In some traditions, the Qur’ān is also associated with the name of the Prophet (صلى الله عليه وآله وسلم). The Jews are being particularly condemned for their self-contradictory attitude, which borders on sheer hypocrisy. They used to offer prayers of victory over the disbelievers through the mediation of the holy Prophet (صلى الله عليه وآله وسلم) before his Prophethood, but when he physically arrived among them, they denied him and rejected his distinction as the last Prophet. Some of the traditions related to the issue are given below.

1. Imam Qurtubī

Imam Qurtubī related the tradition through Ibn ‘Abbās:

The Jews of Khaybar were often at war with the Ghatafān (tribe). When they confronted each other (in battle) the Jews were defeated. They attacked again, offering this prayer, “(O Lord,) we beg You through the mediation of the Unlettered Prophet (صلى الله عليه وآله وسلم) about whom You have promised us that you will send him to us at the end of time. Please help us against them.” Ibn ‘Abbās adds: whenever they faced the enemy, they offered this prayer and defeated the Ghatafān (tribe). But when the Prophet (صلى الله عليه وآله وسلم) was sent, they denied (him). So Allah the Exalted revealed the verse: “And before that they themselves had (prayed) for victory (through the mediation of the last Prophet Muhammad (صلى الله عليه وآله وسلم) and the Book revealed to him) over the disbelievers,” that is, through your mediation, O Muhammad.[12]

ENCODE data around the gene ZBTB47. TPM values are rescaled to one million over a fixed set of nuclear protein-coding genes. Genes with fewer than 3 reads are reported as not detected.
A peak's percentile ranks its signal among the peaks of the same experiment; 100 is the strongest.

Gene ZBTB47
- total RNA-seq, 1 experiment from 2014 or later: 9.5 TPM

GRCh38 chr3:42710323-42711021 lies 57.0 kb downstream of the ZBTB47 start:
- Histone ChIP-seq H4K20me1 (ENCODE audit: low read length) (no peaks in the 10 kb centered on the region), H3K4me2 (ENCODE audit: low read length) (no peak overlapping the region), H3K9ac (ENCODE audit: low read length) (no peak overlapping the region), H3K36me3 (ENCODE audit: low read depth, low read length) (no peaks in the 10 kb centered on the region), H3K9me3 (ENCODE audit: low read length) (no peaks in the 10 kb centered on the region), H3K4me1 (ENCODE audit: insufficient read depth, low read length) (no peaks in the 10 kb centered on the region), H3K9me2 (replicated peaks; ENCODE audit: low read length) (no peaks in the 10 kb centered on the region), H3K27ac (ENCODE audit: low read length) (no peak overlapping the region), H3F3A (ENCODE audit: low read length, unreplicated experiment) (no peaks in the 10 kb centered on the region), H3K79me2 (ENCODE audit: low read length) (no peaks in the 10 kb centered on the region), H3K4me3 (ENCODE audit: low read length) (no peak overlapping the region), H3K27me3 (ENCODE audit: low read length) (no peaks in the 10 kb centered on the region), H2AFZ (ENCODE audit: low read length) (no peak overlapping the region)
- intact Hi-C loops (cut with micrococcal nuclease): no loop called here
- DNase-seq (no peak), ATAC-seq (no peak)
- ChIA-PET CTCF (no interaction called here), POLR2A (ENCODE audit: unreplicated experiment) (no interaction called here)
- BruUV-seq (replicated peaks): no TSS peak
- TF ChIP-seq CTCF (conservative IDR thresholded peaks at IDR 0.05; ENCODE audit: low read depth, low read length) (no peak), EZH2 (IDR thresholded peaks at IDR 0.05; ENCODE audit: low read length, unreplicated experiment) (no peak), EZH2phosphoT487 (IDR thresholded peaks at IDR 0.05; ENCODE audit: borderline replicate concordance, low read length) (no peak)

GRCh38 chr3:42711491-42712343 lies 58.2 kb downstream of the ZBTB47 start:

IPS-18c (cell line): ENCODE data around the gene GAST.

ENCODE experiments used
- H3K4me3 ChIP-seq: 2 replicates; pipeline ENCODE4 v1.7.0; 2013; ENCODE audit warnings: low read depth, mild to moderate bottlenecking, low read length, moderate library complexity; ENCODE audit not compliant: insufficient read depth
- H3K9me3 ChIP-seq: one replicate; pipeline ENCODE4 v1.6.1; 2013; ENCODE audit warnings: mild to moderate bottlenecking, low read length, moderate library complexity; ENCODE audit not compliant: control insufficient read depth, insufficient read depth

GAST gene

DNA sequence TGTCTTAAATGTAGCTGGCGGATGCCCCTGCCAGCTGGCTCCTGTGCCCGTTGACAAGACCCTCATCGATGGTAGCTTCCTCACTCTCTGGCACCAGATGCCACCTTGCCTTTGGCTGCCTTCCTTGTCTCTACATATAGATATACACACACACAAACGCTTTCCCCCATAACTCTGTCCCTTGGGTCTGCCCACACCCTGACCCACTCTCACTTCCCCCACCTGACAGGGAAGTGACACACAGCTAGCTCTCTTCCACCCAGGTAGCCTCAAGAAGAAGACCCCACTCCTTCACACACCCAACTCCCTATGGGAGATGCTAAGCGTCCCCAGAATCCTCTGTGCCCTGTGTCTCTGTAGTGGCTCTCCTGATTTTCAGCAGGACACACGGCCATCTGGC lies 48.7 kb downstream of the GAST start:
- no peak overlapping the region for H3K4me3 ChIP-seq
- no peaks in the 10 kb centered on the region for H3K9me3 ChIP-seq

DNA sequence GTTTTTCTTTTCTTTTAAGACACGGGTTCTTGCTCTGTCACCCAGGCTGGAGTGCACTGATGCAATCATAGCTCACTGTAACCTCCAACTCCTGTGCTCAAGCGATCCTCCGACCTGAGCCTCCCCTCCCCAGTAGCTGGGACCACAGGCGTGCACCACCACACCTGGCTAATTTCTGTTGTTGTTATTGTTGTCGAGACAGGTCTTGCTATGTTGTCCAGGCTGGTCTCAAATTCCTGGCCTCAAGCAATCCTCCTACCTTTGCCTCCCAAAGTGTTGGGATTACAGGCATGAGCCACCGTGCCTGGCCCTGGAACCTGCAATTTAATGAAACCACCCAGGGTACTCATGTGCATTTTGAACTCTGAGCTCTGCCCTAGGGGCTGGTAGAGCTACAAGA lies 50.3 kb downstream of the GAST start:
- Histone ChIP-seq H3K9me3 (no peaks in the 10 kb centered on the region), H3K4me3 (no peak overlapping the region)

2. Mahmūd Ālūsī

He said:

This (verse) was revealed about Banū Qurayzah and Banū Nadīr who used to pray for victory over Aws and Khazraj before Allah’s Messenger’s Prophethood. Ibn ‘Abbās and Qatādah have given expression to the same reality. It means that they prayed to Allah through his mediation for victory over the polytheists as also stated by as-Suddiyy: when the war raged between them and the polytheists, they opened the Torah and placed their hand on the spot where the Prophet (صلى الله عليه وآله وسلم) was mentioned and prayed, “O Allah, we pray to You through the mediation of Your Prophet You have promised with us to send him at the end of time; today grant us victory over our enemies.” So (by the blessing of this prayer) they were made victorious.[13]

3. Imam Rāzī

He states while interpreting the verse (2:89):

Before the Prophethood of Muhammad (صلى الله عليه وآله وسلم) and the revelation of the Qur’ān, the Jews prayed for victory, i.e. they asked victory and help (through their mediation) and they used these words: “O Allah, grant us victory through the Unlettered Prophet.”[14]

4. Imam Jalāl-ud-Dīn Mahallī and Imam Jalāl-ud-Dīn Suyūtī

They write the Jews used to pray in these words:

O Allah, grant us victory through the mediation of the Prophet who is to appear at the end of time.[15]

5. Qādī Thanā’ullāh Pānī Patī

He says that the Jews prayed for victory over disbelievers:

That is, they prayed for victory over the Arab polytheists and they used to say: O Allah, give us victory over them through the mediation of the last Prophet whom we find mentioned in our Book Torah.[16]

6. Imam Ibn Kathīr

He says:

The Jews used to pray for victory over the Arab polytheists through the mediation of Muhammad (صلى الله عليه وآله وسلم).[17]

7. Imam Suyūtī

He narrates two traditions on the authority of Ibn ‘Abbās in this context as follows: